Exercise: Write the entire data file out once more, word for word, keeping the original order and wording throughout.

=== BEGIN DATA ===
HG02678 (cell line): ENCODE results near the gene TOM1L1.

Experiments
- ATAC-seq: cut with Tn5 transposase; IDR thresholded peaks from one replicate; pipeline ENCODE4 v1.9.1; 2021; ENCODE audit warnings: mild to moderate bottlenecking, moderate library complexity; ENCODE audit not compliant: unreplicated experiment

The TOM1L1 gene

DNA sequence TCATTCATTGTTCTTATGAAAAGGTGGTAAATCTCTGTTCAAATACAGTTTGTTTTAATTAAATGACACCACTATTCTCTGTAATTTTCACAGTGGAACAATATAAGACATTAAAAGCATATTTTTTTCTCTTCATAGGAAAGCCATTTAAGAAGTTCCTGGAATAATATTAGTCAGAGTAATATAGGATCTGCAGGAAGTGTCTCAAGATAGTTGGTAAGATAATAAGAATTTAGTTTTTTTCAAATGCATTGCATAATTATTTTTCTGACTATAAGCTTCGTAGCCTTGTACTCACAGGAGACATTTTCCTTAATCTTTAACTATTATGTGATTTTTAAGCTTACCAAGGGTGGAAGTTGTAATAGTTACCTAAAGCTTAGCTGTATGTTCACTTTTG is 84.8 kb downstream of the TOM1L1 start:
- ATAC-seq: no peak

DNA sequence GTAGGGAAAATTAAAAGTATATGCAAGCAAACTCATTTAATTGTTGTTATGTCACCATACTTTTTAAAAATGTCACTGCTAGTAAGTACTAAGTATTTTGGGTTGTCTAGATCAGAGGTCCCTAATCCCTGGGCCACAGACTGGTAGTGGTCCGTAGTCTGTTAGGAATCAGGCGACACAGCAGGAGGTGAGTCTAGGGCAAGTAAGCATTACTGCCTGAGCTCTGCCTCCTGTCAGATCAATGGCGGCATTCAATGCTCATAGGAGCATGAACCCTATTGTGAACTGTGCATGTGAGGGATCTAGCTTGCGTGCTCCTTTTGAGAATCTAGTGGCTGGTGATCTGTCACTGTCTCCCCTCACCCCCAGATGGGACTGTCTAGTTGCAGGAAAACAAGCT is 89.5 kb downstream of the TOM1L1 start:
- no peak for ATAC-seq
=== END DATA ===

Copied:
HG02678 (cell line): ENCODE results near the gene TOM1L1.

Experiments
- ATAC-seq: cut with Tn5 transposase; IDR thresholded peaks from one replicate; pipeline ENCODE4 v1.9.1; 2021; ENCODE audit warnings: mild to moderate bottlenecking, moderate library complexity; ENCODE audit not compliant: unreplicated experiment

The TOM1L1 gene

DNA sequence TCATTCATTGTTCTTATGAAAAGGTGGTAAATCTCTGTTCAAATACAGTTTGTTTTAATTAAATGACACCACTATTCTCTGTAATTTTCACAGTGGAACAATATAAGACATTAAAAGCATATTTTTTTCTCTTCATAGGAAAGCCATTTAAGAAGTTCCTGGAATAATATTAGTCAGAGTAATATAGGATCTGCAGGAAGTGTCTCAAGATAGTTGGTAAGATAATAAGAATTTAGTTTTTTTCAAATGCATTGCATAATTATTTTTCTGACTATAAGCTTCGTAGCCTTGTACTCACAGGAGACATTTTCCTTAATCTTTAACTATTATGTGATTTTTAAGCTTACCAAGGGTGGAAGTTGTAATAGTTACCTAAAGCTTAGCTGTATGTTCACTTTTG is 84.8 kb downstream of the TOM1L1 start:
- ATAC-seq: no peak

DNA sequence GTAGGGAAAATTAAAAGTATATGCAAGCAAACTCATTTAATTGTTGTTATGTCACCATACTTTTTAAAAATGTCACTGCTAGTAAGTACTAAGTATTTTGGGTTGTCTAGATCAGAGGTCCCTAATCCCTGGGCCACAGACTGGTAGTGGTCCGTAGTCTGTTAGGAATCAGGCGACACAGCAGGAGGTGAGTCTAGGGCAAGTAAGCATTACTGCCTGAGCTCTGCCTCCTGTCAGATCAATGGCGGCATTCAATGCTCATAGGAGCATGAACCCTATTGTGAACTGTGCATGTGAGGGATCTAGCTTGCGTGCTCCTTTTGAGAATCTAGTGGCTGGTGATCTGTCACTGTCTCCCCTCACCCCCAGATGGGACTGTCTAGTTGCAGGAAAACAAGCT is 89.5 kb downstream of the TOM1L1 start:
- no peak for ATAC-seq